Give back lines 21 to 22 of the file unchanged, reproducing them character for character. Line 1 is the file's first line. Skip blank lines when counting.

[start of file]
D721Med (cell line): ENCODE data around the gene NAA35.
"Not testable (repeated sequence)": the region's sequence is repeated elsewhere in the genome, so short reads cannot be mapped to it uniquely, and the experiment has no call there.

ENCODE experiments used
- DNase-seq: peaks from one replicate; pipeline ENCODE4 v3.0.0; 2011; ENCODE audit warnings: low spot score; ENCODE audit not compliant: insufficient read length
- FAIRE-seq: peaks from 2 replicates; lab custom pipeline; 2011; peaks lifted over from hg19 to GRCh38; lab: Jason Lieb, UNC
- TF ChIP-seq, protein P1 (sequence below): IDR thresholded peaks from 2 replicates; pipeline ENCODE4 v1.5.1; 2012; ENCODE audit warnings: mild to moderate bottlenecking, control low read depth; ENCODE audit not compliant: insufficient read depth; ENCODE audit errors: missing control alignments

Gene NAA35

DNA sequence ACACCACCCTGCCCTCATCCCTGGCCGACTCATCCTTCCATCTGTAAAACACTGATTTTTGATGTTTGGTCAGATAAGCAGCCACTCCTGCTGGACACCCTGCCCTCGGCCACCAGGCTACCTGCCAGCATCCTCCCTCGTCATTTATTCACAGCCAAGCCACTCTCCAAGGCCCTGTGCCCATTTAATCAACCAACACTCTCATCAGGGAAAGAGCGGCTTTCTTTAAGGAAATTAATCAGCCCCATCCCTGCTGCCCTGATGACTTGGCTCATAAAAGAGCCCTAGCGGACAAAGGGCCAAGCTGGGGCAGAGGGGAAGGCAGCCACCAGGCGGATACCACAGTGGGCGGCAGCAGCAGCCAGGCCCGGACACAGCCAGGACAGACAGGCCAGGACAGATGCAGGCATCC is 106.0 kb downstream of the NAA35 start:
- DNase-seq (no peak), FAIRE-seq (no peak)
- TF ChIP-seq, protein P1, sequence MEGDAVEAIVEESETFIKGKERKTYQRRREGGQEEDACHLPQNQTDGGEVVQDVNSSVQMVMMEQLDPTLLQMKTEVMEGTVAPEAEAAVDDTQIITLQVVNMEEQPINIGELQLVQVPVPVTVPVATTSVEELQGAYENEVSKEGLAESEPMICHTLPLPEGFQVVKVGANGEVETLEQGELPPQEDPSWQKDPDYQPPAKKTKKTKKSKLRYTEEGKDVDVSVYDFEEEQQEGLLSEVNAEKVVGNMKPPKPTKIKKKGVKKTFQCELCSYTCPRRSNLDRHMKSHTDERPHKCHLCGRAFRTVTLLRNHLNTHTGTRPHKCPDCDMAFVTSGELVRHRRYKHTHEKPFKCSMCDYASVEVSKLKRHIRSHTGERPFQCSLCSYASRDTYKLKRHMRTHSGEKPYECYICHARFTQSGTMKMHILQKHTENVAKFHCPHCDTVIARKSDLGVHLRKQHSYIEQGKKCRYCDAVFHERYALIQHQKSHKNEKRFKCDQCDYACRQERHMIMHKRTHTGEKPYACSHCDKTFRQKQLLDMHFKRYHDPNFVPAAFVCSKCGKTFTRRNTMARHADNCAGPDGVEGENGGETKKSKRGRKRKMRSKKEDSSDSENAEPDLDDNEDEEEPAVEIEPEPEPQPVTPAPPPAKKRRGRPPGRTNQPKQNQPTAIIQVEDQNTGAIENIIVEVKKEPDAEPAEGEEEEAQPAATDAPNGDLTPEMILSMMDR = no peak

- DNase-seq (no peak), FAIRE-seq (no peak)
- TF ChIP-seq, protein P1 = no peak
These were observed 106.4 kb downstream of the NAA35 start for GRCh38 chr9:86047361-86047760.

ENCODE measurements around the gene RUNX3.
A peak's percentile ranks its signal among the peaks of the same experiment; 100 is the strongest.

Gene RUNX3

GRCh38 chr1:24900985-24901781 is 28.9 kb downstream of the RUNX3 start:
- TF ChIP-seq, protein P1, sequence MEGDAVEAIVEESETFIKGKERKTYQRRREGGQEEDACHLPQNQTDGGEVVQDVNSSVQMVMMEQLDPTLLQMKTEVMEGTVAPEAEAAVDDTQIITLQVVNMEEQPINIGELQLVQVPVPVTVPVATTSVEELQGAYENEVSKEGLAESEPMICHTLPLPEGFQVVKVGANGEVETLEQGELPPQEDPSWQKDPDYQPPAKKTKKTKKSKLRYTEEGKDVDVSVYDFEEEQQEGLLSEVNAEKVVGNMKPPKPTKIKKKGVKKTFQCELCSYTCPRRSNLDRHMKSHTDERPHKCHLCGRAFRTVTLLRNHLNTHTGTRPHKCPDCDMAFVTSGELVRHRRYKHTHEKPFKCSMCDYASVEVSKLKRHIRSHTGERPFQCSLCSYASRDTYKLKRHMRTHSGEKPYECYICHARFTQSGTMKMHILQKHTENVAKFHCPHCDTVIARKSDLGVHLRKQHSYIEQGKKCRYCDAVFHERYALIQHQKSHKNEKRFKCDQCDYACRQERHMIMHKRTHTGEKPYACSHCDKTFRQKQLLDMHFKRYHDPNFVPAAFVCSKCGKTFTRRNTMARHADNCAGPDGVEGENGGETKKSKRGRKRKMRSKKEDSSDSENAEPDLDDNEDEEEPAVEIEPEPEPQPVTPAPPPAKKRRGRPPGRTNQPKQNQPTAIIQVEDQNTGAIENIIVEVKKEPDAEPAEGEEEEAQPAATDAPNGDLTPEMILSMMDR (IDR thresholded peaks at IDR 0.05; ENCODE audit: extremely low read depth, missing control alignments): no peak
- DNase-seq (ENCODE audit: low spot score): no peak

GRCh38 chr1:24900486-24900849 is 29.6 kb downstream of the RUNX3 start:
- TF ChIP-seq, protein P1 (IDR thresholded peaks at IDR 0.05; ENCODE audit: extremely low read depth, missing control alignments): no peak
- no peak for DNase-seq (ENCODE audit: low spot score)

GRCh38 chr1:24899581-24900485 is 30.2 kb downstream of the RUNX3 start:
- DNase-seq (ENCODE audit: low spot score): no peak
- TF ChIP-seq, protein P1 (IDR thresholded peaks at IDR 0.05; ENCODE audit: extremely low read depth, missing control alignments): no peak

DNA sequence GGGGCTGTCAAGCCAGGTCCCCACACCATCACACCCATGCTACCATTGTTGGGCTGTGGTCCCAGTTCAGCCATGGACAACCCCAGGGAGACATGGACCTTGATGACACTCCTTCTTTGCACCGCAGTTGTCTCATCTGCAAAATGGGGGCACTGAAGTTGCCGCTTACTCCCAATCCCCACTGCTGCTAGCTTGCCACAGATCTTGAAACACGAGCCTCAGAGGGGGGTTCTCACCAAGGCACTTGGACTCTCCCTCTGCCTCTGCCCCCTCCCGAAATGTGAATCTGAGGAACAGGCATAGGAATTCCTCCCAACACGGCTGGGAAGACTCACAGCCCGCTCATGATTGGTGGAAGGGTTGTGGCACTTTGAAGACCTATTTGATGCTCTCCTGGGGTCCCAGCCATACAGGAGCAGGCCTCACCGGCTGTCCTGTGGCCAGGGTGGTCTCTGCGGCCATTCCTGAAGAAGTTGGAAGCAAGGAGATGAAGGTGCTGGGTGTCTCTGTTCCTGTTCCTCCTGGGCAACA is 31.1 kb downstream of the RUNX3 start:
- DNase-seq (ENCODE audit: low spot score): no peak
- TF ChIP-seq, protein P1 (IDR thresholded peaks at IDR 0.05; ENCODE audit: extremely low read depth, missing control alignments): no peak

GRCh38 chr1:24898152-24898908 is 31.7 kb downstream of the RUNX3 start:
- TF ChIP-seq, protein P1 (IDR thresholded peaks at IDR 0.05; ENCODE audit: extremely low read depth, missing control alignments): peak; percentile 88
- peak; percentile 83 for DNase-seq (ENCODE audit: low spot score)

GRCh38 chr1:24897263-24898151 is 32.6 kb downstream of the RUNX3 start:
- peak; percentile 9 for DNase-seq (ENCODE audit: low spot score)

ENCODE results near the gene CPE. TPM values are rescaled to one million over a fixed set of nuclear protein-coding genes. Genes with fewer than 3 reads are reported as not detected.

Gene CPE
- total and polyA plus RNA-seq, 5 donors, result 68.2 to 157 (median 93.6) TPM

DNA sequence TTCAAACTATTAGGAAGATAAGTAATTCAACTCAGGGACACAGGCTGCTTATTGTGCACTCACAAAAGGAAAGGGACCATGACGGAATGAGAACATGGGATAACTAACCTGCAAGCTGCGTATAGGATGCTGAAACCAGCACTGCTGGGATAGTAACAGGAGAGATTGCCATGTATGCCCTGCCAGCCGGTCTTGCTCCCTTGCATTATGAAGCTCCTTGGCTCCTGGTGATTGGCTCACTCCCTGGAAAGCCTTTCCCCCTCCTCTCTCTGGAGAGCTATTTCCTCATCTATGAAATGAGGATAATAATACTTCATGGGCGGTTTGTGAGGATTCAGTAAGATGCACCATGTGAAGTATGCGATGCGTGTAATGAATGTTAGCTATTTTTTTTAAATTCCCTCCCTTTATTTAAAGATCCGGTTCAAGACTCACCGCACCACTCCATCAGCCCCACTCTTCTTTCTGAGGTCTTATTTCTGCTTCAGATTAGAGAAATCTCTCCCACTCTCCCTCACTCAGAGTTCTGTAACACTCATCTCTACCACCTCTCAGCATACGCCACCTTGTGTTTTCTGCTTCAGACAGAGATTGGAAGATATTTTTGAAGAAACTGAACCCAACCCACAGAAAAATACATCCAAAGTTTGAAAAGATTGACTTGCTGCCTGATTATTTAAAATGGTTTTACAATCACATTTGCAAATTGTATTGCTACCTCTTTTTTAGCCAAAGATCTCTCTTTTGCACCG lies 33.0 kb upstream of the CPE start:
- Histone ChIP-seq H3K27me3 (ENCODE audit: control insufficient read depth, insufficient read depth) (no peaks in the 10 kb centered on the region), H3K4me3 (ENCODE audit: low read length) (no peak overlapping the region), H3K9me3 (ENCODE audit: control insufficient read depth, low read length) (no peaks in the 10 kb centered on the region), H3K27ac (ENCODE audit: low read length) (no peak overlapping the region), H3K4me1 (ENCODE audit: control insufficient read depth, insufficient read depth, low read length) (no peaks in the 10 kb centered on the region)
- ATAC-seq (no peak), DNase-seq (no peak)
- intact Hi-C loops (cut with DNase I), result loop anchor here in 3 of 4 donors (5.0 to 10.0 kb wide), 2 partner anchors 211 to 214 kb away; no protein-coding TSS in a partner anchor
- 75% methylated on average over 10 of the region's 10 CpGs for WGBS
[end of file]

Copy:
- TF ChIP-seq, protein P1 (IDR thresholded peaks at IDR 0.05; ENCODE audit: extremely low read depth, missing control alignments): no peak
- no peak for DNase-seq (ENCODE audit: low spot score)